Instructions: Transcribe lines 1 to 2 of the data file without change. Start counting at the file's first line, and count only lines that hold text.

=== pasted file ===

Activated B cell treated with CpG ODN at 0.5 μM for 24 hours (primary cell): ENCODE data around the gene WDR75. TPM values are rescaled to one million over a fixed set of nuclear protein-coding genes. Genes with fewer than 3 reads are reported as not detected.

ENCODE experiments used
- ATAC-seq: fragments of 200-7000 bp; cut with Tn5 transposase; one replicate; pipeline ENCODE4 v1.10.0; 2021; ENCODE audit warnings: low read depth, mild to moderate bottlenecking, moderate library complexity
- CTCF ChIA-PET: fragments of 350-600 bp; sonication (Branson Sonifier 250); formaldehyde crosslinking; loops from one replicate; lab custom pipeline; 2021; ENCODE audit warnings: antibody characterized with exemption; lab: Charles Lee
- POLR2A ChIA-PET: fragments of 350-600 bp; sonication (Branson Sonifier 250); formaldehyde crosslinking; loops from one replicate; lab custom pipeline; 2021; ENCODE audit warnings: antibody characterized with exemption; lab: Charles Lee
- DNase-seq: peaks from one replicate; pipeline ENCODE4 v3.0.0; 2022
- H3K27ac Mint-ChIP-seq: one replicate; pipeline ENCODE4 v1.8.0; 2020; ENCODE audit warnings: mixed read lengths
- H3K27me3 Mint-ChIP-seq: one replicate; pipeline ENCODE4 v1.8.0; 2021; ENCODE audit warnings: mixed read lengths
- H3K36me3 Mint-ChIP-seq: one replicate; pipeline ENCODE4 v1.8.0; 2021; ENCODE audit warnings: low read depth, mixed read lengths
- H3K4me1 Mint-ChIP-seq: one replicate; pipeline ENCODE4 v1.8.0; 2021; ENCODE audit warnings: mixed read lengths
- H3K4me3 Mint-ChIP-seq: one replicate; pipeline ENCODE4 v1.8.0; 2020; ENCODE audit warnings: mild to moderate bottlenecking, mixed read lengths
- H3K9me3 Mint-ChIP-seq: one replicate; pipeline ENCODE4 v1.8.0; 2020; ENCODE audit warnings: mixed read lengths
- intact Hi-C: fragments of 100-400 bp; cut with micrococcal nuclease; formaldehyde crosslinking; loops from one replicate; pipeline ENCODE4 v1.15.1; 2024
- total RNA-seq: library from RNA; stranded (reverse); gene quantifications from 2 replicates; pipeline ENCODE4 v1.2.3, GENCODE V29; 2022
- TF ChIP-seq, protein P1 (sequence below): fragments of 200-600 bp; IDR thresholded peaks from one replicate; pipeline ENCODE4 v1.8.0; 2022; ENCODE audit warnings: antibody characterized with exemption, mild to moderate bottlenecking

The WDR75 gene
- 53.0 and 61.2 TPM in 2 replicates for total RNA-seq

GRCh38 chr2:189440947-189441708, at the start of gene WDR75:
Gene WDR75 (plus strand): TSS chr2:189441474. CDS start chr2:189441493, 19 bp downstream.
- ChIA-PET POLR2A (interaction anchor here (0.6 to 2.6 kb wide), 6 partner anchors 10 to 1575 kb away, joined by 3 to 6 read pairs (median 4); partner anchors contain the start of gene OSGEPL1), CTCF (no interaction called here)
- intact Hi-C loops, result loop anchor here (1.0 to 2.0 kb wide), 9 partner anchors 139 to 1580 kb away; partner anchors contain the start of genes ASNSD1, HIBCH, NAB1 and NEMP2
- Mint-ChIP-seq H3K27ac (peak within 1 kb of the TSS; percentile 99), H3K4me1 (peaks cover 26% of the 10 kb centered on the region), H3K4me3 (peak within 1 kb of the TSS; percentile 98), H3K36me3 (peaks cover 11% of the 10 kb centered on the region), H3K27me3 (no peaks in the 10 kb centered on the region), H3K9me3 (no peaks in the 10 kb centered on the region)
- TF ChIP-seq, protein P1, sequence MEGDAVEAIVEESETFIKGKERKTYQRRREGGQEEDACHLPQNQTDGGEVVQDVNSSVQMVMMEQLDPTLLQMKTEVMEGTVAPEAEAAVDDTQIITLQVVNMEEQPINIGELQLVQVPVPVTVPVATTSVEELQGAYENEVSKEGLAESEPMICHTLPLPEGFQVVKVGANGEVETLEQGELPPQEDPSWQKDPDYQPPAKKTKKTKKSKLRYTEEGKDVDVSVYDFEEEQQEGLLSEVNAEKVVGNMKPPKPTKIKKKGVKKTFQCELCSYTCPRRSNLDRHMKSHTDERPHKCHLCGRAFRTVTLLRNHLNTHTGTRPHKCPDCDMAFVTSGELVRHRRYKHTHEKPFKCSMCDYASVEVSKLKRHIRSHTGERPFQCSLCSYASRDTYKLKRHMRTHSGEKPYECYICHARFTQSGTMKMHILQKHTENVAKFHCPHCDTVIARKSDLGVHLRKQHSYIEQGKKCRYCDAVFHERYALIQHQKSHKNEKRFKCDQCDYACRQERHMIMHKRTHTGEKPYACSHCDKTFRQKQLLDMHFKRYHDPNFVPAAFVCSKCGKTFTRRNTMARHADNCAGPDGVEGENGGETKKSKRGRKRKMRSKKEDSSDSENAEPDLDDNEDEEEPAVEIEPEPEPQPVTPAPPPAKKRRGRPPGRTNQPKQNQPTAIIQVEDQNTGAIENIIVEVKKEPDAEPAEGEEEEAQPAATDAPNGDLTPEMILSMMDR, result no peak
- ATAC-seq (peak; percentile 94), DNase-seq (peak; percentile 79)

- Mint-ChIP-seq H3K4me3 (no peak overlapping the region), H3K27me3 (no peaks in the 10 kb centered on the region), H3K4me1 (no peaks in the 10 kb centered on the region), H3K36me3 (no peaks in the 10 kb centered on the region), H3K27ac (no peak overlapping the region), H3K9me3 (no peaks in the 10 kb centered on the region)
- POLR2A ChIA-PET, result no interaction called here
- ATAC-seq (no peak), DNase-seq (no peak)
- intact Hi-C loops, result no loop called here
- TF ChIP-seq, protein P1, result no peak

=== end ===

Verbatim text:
Activated B cell treated with CpG ODN at 0.5 μM for 24 hours (primary cell): ENCODE data around the gene WDR75. TPM values are rescaled to one million over a fixed set of nuclear protein-coding genes. Genes with fewer than 3 reads are reported as not detected.

ENCODE experiments used